Presentation on theme: "Creating a dialogue over feedback between staff and students in the classroom and online Heather A. Thornton"— Presentation transcript:
Creating a dialogue over feedback between staff and students in the classroom and online Heather A. Thornton Stephanie Wyer I received prompt feedback which enabled me to improve in time for the next assessment/exam
This session To share and discuss the experiences and practices of the lecturers and participants; To experience activities on peer feedback from a learners perspective; To give the participants the opportunity to consider how student peer feedback could be used in their own teaching practice.
Importance of feedback? Staff feedback - students think that it is sometimes useful/helpful yet rarely (2%) think it stimulates discussion In absence of mark – students read feedback much more carefully. J.A. Hattie (1987), "Identifying the salient facets of a model of student learning: A synthesis of meta-analyses", International Journal of Educational Research, Vol. 11 pp Maclellan, E. (2001). 'Assessment for learning: the differing perceptions of tutors and students'. Assessment & Evaluation in Higher Education, 26 (4),
Activity 1 Discuss in small groups using triggers What is feedback? Definitions Perceptions Issues Feedback very rarely allowed us to know how to improve before handing in the next piece Turnaround on feedback for many assessments is relatively slow sometimes meaning you have handed in another piece before learning from the previous one Feedback could be given in more depth and detail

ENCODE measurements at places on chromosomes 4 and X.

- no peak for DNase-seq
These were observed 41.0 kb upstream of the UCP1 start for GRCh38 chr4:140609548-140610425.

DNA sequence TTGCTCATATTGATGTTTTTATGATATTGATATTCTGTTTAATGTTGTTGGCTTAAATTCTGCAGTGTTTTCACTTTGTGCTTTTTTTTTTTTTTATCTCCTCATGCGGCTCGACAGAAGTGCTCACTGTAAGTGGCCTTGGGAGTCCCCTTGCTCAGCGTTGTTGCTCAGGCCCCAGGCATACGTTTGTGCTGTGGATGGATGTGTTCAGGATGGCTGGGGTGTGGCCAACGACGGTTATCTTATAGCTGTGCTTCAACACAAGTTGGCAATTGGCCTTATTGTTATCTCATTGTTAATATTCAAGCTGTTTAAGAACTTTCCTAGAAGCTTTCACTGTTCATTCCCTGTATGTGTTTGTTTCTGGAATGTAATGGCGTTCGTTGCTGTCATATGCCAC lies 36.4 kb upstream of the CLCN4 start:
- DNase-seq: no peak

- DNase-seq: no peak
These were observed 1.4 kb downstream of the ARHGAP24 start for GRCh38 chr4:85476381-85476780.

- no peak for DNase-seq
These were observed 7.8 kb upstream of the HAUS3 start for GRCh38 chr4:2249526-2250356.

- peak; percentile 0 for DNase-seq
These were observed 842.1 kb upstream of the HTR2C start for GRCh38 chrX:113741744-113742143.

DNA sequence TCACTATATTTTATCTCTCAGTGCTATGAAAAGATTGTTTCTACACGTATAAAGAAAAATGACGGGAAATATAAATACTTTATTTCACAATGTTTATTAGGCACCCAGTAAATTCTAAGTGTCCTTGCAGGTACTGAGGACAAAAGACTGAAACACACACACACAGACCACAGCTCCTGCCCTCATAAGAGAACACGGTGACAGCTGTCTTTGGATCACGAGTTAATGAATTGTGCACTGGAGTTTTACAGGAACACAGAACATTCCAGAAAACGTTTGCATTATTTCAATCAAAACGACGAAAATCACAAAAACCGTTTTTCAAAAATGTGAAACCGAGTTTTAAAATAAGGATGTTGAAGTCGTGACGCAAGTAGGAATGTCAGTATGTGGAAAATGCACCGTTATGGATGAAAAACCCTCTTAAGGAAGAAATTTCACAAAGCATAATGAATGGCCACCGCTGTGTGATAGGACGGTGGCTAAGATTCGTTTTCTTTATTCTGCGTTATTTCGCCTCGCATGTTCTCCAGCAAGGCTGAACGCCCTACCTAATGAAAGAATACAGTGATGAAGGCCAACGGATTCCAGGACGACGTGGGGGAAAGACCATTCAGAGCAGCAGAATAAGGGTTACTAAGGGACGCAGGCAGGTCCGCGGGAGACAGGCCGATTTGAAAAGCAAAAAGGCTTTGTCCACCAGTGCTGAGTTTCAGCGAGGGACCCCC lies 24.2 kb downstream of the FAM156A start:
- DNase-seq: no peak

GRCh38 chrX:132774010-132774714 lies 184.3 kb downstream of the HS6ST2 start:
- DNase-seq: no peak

Why encourage peer feedback? Develops skills in evaluation, reflection and constructive criticality Orientates to the marking criteria through participation Supports collaboration in building a learning community within the cohort. Students Orientates students to the marking criteria Increases student autonomy Gives feedback with minimum staff time Creates understanding and builds relationships Staff
Case 1 - online. Who? Postgraduate students studying 15 credit module Why? Most students havent written academically for years Engages them with StudyNet (MLE) Gets students working on assignment early Relates to topic of course - communication
Case 1 – online On StudyNet Tutor sets up online assignment task Students submit one paragraph Tutor makes paragraphs anonymous and puts them on discussion site Students review their 2 scripts they have been allocated
Peer review grid ParagraphReviewer 1Reviewer 2 1JaneCharles 2SarahElaine 4 Jane 5KarenAnju 6CharlesPeter etc Please comment on the following on the discussion threads. You each need to : Read the paragraphs allocated to you Hit reply and give positive and development feedback then save.
Rules of feedback Activity 2 Look at the examples what would you write? Information given to students on News item Go to class discussion and comment on the two scripts you have been allocated. Must give positive first then areas for development